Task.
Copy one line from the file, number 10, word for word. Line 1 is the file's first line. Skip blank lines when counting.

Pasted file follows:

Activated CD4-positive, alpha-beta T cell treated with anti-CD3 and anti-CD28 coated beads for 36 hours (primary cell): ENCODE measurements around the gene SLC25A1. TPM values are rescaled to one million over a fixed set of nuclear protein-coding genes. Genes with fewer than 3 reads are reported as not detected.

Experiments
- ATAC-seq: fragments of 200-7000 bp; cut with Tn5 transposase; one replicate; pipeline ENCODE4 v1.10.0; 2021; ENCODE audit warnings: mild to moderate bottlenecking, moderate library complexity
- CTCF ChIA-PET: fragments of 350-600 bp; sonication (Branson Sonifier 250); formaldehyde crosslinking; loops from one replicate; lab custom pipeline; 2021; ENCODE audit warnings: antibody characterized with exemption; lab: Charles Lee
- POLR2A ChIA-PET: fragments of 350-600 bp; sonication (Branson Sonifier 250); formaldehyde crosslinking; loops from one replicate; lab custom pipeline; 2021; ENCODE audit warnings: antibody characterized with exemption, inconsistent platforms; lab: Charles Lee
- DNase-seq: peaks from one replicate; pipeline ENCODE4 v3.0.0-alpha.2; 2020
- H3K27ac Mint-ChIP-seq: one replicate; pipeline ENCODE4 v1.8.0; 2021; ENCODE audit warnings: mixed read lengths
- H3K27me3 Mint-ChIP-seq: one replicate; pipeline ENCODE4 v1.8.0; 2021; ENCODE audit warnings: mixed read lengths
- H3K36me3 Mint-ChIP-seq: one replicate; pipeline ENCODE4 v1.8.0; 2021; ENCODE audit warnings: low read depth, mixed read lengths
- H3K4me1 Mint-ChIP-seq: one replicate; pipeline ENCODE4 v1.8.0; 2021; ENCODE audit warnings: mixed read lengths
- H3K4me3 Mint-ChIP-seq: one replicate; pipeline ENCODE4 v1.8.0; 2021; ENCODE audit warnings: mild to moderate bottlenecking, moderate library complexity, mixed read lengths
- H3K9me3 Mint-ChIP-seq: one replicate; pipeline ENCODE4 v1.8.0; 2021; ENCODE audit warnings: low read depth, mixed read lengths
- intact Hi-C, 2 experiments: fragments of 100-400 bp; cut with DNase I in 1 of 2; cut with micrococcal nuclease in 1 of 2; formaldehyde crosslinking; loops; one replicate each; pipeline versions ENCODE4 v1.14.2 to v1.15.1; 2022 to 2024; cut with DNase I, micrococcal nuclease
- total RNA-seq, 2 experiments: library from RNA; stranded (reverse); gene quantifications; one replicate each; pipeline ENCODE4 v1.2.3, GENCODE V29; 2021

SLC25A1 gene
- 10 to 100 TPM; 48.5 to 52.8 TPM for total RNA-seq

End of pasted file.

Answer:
- H3K4me1 Mint-ChIP-seq: one replicate; pipeline ENCODE4 v1.8.0; 2021; ENCODE audit warnings: mixed read lengths